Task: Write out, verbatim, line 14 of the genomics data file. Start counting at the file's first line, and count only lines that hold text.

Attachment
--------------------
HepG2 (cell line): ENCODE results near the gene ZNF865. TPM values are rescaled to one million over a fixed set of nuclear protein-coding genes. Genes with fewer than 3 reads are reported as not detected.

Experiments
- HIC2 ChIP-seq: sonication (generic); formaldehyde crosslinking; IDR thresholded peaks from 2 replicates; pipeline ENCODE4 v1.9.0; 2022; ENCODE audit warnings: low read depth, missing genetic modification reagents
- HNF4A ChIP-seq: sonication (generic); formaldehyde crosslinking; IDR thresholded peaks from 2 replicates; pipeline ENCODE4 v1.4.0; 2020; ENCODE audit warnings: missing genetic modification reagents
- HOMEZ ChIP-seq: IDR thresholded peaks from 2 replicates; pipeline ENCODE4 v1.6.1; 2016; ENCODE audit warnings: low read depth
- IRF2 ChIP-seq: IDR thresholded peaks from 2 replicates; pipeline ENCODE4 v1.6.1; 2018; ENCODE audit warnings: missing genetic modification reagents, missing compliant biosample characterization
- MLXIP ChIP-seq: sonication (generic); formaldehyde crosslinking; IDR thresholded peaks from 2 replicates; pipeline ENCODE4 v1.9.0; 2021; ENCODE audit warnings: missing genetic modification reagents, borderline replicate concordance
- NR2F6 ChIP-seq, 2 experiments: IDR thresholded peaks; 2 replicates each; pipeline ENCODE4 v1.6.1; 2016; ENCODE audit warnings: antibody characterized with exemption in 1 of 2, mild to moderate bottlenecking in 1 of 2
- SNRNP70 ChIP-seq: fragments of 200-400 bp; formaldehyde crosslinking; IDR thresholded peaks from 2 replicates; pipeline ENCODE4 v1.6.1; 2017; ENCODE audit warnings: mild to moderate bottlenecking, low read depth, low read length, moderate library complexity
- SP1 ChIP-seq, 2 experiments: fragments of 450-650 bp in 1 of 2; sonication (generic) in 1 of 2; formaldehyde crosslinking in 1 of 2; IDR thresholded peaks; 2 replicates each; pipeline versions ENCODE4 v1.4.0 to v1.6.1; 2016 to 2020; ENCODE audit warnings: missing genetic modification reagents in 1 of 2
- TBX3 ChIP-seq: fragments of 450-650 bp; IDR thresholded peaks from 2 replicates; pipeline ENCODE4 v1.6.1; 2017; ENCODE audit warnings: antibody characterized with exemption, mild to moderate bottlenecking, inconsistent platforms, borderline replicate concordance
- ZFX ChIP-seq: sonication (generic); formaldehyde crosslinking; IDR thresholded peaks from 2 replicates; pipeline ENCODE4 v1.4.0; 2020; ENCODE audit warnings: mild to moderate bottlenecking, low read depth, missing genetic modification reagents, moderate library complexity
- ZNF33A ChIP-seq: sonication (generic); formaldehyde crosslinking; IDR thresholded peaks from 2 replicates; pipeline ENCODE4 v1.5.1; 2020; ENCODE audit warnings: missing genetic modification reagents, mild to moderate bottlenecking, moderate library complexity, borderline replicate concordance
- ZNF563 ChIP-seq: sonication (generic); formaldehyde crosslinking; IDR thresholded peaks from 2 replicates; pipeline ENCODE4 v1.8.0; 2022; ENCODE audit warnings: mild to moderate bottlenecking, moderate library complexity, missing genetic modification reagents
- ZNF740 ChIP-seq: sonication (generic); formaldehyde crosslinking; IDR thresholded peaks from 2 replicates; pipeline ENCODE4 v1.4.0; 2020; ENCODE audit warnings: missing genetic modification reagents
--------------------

- ZNF563 ChIP-seq: sonication (generic); formaldehyde crosslinking; IDR thresholded peaks from 2 replicates; pipeline ENCODE4 v1.8.0; 2022; ENCODE audit warnings: mild to moderate bottlenecking, moderate library complexity, missing genetic modification reagents